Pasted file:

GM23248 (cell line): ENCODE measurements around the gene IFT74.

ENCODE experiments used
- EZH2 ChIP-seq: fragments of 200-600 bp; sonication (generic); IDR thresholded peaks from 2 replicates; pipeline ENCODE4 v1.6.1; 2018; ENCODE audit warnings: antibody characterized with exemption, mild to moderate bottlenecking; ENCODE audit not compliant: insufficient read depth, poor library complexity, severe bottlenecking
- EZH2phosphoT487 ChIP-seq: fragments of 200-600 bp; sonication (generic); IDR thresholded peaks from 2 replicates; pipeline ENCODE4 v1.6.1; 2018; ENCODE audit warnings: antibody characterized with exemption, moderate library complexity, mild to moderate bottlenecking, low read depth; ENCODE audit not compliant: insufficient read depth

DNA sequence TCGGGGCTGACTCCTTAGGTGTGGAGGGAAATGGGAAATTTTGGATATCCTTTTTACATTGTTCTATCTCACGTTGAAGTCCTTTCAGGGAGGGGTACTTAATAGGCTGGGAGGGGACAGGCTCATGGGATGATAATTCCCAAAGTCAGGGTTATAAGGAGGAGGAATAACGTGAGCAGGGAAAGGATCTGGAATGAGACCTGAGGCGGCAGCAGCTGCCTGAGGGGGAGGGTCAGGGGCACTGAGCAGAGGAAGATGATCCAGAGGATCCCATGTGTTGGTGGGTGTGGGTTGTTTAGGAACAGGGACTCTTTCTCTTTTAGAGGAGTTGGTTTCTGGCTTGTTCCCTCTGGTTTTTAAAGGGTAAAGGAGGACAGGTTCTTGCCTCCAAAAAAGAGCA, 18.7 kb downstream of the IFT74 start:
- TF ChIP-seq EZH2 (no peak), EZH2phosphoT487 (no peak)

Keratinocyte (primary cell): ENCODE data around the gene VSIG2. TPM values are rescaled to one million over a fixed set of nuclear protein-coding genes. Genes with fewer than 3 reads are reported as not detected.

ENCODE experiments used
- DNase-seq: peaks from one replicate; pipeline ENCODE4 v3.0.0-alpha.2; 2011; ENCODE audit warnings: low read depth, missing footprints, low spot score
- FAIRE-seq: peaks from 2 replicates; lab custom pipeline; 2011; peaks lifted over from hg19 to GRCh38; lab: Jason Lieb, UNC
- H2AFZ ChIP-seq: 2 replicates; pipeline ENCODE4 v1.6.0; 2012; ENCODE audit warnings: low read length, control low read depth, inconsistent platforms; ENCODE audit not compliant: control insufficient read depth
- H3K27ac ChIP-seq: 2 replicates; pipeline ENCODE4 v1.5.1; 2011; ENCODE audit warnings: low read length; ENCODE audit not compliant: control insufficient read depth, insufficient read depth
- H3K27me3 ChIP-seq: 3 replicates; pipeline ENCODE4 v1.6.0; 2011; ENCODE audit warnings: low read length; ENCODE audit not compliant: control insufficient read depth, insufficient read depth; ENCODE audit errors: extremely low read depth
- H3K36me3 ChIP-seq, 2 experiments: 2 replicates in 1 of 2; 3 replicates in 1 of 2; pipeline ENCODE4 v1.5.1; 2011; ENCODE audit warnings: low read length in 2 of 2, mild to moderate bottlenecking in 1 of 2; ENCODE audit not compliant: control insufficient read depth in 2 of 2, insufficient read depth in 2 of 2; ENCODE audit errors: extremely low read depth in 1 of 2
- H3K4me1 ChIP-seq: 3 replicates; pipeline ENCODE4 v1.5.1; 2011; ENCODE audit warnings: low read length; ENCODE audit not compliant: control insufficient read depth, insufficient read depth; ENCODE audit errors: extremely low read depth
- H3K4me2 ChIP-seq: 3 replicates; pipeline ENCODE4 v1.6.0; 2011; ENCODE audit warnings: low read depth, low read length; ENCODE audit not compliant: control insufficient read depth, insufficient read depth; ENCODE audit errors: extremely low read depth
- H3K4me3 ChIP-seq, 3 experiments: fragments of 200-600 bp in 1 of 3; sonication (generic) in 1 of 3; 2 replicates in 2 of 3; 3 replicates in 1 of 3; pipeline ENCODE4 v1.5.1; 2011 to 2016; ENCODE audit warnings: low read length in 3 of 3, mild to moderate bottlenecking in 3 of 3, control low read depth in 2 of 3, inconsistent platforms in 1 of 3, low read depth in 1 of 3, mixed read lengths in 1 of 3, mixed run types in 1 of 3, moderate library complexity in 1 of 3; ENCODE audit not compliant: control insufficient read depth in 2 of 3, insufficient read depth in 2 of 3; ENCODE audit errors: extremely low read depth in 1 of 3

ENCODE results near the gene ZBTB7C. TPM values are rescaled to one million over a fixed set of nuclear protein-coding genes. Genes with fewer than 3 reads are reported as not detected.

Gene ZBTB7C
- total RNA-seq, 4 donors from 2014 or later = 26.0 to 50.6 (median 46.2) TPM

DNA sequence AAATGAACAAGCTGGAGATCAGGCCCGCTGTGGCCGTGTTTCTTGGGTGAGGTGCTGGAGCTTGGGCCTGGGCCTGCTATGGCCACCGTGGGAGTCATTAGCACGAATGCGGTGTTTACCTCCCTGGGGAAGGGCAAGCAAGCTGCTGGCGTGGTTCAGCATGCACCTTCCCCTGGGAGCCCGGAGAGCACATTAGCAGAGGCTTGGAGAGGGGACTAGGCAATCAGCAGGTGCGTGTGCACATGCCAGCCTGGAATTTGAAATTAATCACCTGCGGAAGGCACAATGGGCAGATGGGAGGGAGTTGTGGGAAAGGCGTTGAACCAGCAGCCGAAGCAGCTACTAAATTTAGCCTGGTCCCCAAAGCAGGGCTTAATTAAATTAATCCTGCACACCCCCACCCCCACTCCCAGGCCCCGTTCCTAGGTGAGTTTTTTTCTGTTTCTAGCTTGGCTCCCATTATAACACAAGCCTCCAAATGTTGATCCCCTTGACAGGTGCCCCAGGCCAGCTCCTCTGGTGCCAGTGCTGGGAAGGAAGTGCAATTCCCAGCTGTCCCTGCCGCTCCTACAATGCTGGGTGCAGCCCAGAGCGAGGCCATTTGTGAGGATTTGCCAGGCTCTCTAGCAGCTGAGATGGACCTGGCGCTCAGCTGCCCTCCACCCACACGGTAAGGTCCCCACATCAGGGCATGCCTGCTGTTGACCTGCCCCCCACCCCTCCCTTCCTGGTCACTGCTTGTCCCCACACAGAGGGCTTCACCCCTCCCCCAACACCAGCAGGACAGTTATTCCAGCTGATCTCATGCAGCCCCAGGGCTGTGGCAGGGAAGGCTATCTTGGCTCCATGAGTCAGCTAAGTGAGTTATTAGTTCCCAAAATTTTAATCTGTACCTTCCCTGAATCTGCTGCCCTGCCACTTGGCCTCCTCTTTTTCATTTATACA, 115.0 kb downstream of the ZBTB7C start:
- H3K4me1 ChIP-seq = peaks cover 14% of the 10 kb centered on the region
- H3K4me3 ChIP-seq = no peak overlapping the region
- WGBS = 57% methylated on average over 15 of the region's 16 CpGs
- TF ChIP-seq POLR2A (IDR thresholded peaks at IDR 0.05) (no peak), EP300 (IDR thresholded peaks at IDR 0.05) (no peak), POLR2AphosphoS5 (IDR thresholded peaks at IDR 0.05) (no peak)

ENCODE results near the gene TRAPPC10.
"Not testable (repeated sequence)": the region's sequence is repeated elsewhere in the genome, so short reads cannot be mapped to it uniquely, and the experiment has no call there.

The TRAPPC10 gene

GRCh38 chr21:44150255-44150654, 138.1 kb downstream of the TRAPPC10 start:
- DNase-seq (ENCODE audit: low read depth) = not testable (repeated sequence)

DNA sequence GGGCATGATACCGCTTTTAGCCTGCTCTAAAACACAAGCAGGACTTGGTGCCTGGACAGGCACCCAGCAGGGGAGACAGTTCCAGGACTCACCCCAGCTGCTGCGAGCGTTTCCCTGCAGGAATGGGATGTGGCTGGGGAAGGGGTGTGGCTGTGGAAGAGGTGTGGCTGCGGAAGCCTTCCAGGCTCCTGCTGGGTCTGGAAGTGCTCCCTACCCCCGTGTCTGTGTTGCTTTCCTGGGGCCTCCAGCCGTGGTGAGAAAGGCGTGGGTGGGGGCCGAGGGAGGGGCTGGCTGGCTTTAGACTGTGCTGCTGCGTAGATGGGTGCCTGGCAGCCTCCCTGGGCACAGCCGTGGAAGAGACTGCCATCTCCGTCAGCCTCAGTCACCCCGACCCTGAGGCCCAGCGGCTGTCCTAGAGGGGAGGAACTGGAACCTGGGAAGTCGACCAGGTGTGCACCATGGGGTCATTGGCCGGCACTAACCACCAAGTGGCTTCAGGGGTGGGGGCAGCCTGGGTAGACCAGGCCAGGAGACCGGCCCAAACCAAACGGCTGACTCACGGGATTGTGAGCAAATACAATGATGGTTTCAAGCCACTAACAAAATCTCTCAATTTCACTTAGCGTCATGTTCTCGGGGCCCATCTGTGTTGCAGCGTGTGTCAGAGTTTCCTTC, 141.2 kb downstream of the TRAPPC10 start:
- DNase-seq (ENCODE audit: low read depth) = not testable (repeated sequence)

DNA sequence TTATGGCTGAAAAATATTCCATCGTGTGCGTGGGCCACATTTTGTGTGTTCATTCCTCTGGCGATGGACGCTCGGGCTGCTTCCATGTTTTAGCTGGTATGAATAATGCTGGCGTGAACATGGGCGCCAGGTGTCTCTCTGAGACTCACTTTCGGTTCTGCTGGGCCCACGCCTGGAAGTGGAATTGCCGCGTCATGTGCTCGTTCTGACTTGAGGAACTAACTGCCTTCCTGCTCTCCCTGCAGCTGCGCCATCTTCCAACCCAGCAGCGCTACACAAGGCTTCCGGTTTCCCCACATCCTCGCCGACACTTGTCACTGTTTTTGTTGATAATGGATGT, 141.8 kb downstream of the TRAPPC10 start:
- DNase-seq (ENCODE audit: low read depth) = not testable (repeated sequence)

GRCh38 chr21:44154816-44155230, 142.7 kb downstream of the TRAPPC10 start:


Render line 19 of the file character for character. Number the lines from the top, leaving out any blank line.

Gene ZBTB7C